Channel 48 signed back on the air on August 15, 1992, under the call letters WGTW-TV ("Good TV to Watch"), an independent station. Initially the station ran "public domain" (copyright expired) older movies, infomercials (including religious programs), and home-shopping syndicated network programs. By 1994, WGTW had a larger variety of programming, including off-network series, first-run syndicated shows, and children's programs. The station also aired NBC daytime programs that were occasionally pre-empted (sometimes for breaking national news events) by then-affiliate KYW-TV in Philadelphia.

By 2001, however, WGTW found its programming choices significantly reduced, especially with all six network stations in the market owned by their parent companies and no longer pre-empting network programming. In addition to the rise of the netlets UPN and The WB locally on WPSG and WPHL-TV, the non-talk and court show programming on the syndication market significantly dwindled. There simply wasn't enough programming to go around, even in a market as large as Philadelphia. It was also hamstrung by financial issues, resulting in the station filling most of its broadcast day with paid programming to maintain operations.

In 2004, the Trinity Broadcasting Network was looking in major markets to pursue a strategy of purchasing full-power stations to acquire compulsory must-carry carriage on all cable systems in a market, and offered to purchase the station from Brunson, an offer that was accepted. On October 1, 2004, the sale was closed and TBN took over all operations of the station, effectively turning WGTW into a relay of the TBN national feed, outside of two hours of weekly locally-originated programming, a public-affairs show called Joy in Our Town and a local version of Praise the Lord, TBN's flagship show. Both programs are recorded at WGTW's current studio facilities, which are located on Columbia Avenue in Folcroft, Pennsylvania, north of Philadelphia International Airport across Darby Creek.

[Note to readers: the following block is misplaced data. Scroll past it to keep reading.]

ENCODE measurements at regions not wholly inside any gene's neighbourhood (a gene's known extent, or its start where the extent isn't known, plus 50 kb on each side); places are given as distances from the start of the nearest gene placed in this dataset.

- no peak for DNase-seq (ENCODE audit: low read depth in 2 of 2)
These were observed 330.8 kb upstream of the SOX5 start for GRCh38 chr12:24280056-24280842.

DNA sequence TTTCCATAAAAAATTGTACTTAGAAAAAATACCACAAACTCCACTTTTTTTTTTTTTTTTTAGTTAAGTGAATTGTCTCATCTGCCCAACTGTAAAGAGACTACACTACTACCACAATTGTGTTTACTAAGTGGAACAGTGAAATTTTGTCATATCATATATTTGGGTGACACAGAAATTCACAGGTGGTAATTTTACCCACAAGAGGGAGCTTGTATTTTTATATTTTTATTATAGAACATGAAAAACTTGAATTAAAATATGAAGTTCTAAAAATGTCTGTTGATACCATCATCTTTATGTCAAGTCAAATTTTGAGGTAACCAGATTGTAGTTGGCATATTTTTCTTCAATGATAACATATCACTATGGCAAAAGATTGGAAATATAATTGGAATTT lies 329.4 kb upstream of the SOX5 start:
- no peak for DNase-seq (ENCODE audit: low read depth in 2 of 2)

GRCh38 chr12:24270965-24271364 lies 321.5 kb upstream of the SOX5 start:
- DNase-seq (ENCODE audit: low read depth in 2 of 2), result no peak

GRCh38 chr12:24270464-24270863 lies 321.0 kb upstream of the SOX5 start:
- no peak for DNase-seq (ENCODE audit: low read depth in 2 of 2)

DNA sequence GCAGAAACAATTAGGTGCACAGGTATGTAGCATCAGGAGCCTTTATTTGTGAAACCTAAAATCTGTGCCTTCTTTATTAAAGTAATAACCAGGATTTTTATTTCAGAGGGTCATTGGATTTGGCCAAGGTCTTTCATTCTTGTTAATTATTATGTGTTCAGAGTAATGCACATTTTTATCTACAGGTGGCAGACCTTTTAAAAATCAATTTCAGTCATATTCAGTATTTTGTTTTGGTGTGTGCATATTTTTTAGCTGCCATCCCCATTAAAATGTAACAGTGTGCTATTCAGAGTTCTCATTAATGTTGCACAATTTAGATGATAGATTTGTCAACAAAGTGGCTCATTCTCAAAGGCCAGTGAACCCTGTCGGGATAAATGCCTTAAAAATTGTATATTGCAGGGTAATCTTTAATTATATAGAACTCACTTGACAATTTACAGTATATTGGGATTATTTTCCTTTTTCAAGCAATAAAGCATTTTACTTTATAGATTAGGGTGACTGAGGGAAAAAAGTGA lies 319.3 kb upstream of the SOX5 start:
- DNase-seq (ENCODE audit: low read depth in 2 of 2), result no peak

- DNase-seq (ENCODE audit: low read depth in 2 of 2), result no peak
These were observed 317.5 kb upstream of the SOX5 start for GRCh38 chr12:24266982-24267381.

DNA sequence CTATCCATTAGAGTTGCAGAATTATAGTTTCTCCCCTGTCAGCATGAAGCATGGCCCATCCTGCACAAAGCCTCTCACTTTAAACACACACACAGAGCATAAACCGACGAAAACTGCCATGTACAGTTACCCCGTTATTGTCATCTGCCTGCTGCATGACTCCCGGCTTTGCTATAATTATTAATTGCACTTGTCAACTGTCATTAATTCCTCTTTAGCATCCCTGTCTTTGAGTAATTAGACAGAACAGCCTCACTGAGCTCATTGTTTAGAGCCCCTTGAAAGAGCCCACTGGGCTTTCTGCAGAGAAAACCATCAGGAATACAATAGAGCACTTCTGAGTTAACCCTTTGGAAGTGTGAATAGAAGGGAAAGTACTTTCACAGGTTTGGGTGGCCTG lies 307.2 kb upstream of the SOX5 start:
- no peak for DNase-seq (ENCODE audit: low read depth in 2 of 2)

WKBS/WGTW license facts conflict[edit]

WGTW operates under the same allocation, or place on the TV broadcast spectrum, as WKBS-TV, but not under the same license. Although Brunson did purchase the same license that WKBS-TV vacated from the FCC, WKBS' license expired on June 1, 1984, and was never renewed. The current Channel 48 license is a new construction permit for WGTW, dating from July 14, 1988.[1][2]

News operation[edit]

In 2002, WGTW launched an hour-long news and public affairs show, known as "48 Update", which aired weeknights at 7:00 p.m.. The final edition of "48 Update" aired on October 1, 2004, one hour before the station switched to TBN programming after its sale to Trinity.

This station's digital signal, like most other full-service TBN owned-and-operated stations, carries five different TBN-run networks.

Channel Video Aspect PSIP Short Name Programming
48.1 480i 4:3 TBN Main TBN programming
48.2 TCC Hillsong Channel
48.3 COMBO JUCE TV/Smile
48.4 Enlace Enlace
48.5 SALSA TBN Salsa

TBN-owned full-power stations permanently ceased analog transmissions on April 16, 2009.

External links[edit]